Charles H. Moore

9 June 1816–1 February 1886 (Age 69)
Warwick, Franklin, Massachusetts, United States

The Life of Charles H.

When Charles H. Moore was born on 9 June 1816, in Warwick, Franklin, Massachusetts, United States, his father, Samuel Moore, was 54 and his mother, Eunice Goddard, was 41. He married Emily M Dudley on 6 April 1837, in Petersham, Worcester, Massachusetts, United States. They were the parents of at least 1 son and 7 daughters. He lived in Erving, Franklin, Massachusetts, United States for about 15 years and Massachusetts, United States in 1870. He died on 1 February 1886, in Northfield, Franklin, Massachusetts, United States, at the age of 69, and was buried in Erving, Franklin, Massachusetts, United States.

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Family Time Line

Charles H. Moore
1816–1886
Emily M Dudley
1817–1865
Marriage: 6 April 1837
Emily Louise Moore
1838–1905
Belle Moore
1838–
Pvt Charles Fred Moore
1840–1863
Josephine B Moore
1843–1882
Nancy E Moore
1844–1885
Infant Moore
1848–1848
Ellen E. Moore
1850–1905
Hattie Maria Moore
1861–1861
Cora Jane Moore
1862–1862

Spouse and Children

MARRIAGE
6 April 1837
Petersham, Worcester, Massachusetts, United States
children

(9)

+4 More Children

Parents and Siblings

siblings

(8)

+3 More Children

World Events (8)

1819 · Panic! of 1819

Age 3

With the Aftermath of the Napoleonic Wars the global market for trade was down. During this time, America had its first financial crisis and it lasted for only two years. 
1820 · Making States Equal

Age 4

The Missouri Compromise helped provide the entrance of Maine as a free state and Missouri as a slave state into the United States. As part of the compromise, slavery was prohibited north of the 36°30′ parallel, excluding Missouri.
1836 · Remember the Alamo

Age 20

Being a monumental event in the Texas Revolution, The Battle of the Alamo was a thirteen-day battle at the Alamo Mission near San Antonio. In the early morning of the final battle, the Mexican Army advanced on the Alamo. Quickly being overrun, the Texian Soldiers quickly withdrew inside the building. The battle has often been overshadowed by events from the Mexican–American War, But the Alamo gradually became known as a national battle site and later named an official Texas State Shrine.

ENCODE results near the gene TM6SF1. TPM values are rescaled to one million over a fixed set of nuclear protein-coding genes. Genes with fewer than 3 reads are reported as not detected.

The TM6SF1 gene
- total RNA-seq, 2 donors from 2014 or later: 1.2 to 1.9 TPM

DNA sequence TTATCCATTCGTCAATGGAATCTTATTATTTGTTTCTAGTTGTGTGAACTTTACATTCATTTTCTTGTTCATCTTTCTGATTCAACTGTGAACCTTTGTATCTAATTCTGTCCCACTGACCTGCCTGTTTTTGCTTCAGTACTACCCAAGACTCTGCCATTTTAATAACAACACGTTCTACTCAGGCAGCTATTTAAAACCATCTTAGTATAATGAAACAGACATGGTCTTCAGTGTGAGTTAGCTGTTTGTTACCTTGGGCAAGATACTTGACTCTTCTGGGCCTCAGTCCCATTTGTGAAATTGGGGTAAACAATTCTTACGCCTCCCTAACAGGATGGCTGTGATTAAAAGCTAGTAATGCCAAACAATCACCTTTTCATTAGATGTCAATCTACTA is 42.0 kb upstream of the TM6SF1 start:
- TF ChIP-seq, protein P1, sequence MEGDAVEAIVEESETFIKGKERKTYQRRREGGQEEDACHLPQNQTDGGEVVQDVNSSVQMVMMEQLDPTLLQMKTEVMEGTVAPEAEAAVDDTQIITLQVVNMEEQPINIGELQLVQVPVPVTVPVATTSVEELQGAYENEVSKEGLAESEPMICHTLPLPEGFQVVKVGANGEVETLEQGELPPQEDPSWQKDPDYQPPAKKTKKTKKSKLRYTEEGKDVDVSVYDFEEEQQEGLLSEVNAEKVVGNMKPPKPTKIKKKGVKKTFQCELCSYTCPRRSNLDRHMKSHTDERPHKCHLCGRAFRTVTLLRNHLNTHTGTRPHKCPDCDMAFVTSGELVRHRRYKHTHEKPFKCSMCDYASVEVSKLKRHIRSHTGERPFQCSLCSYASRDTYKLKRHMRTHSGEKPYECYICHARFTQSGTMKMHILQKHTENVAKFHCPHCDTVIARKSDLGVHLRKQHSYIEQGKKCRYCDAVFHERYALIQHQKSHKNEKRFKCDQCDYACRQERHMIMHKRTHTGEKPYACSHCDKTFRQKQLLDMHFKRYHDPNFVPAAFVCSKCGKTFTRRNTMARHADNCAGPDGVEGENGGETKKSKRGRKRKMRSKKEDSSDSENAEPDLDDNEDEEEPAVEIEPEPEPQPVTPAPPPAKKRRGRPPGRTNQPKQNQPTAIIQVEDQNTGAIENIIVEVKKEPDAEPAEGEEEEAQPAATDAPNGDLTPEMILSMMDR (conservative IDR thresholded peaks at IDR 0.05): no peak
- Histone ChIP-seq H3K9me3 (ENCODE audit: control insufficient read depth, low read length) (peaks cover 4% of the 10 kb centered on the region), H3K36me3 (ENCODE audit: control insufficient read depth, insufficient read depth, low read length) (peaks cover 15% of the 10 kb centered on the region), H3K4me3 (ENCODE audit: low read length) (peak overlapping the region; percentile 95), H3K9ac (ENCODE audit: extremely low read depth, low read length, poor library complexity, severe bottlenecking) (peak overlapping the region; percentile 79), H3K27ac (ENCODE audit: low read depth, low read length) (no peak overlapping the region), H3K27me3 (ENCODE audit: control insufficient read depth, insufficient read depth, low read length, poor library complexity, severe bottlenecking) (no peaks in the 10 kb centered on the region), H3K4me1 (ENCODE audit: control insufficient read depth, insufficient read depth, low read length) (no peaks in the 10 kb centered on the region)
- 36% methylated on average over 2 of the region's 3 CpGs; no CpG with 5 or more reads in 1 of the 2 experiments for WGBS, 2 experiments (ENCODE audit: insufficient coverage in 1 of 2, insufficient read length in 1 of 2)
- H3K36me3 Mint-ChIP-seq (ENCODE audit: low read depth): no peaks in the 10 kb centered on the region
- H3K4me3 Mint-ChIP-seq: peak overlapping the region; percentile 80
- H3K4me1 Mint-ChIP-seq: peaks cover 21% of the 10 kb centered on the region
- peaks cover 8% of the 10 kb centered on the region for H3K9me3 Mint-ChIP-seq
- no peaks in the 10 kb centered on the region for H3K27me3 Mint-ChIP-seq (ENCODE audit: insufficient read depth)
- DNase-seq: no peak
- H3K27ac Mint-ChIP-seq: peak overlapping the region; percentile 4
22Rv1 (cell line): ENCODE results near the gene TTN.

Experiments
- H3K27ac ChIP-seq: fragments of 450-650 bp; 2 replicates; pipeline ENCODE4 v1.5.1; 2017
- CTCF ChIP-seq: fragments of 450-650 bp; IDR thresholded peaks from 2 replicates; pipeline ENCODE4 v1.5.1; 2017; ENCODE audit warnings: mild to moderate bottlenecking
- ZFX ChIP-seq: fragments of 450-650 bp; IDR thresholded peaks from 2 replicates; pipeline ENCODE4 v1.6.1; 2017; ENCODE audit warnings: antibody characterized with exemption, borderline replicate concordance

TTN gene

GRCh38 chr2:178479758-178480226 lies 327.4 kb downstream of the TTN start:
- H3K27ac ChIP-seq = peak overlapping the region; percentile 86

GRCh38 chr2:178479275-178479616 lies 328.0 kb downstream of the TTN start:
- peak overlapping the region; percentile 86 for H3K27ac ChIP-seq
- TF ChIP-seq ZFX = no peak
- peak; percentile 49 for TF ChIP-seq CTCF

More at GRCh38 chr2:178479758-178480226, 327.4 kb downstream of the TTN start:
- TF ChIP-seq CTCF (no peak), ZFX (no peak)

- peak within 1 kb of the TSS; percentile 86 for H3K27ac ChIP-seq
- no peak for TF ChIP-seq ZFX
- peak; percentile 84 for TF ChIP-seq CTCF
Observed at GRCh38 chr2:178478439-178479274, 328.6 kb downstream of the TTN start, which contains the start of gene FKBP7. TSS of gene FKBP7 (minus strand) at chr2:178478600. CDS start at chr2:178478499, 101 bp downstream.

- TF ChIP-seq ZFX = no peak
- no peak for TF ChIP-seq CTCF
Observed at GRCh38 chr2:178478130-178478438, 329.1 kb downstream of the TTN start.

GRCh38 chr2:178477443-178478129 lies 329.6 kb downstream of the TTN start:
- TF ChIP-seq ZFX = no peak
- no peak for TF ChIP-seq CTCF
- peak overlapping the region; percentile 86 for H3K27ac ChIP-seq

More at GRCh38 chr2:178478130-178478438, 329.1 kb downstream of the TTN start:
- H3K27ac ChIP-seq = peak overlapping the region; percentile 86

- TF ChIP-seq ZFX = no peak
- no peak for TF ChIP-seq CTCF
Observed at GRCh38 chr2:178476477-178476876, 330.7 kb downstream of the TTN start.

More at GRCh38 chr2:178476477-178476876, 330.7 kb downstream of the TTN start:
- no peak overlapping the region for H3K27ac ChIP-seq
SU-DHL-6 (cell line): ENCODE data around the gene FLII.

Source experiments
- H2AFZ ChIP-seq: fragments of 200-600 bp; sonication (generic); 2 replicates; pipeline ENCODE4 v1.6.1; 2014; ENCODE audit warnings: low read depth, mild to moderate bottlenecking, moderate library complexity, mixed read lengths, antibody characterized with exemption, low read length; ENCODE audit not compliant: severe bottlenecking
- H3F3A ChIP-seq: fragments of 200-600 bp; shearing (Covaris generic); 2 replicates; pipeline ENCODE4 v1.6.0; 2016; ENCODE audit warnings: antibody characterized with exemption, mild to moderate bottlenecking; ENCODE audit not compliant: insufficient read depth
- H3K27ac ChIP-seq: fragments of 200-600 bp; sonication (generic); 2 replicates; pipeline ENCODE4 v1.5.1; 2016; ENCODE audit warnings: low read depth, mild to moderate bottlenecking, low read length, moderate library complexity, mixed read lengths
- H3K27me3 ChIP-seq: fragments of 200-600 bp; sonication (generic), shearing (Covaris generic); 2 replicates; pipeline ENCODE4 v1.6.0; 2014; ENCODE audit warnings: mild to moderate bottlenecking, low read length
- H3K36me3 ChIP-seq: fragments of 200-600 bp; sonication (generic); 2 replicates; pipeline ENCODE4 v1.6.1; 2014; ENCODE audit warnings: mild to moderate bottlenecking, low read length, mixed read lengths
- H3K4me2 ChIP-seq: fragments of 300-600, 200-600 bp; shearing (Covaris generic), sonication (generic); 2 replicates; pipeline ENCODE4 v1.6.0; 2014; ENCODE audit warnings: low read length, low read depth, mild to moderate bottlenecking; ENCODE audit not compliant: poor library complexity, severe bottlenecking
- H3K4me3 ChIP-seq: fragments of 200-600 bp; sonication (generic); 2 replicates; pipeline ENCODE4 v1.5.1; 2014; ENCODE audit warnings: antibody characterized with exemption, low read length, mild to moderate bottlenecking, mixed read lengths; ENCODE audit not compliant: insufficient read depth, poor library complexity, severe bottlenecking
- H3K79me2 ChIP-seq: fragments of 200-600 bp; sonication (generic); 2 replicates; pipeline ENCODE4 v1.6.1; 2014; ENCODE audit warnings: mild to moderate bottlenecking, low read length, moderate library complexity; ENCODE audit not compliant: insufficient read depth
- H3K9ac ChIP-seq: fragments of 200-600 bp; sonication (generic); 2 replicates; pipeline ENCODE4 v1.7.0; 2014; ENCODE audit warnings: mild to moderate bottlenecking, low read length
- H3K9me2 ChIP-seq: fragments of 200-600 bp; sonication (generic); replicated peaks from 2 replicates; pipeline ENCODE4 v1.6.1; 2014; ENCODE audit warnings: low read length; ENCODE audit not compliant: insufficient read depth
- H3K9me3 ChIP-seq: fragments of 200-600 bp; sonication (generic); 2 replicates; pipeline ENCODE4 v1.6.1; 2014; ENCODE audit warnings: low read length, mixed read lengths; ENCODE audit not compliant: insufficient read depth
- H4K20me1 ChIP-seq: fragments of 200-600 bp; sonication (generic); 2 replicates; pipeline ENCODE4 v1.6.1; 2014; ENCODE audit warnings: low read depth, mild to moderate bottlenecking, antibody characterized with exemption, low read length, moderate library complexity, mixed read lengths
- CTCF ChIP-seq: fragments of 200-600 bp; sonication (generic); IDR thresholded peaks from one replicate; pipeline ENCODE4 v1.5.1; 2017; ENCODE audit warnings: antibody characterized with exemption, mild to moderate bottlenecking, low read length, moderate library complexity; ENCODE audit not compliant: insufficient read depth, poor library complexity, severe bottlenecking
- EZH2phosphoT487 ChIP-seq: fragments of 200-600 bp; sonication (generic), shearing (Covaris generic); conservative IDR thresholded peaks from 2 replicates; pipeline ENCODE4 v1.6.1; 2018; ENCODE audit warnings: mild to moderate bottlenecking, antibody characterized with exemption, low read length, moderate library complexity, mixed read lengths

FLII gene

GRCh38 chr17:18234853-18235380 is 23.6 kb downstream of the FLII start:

Name Meaning

1 English: from Middle English more ‘moor’, ‘marsh’, ‘fen’, ‘area of uncultivated land’ (Old English mōr), hence a topographic name for someone who lived in such a place or a habitational name from any of the various places named with this word, as for example Moore in Cheshire or More in Shropshire.2 English: from Old French more ‘Moor’ (Latin maurus). The Latin term denoted a native of northwestern Africa, but in medieval England the word came to be used informally as a nickname for any swarthy or dark-skinned person.3 English: from a personal name (Latin Maurus ‘Moor’). This name was borne by various early Christian saints. The personal name was introduced to England by the Normans, but it was never as popular in England as it was on the Continent.

Dictionary of American Family Names © Patrick Hanks 2003, 2006.

Possible Related Names

Sources (3)

  • Charles Moore, "Massachusetts State Census, 1865"
  • Charles Moore, "United States Census, 1880"
  • Charles Moore, "United States Census, 1860"

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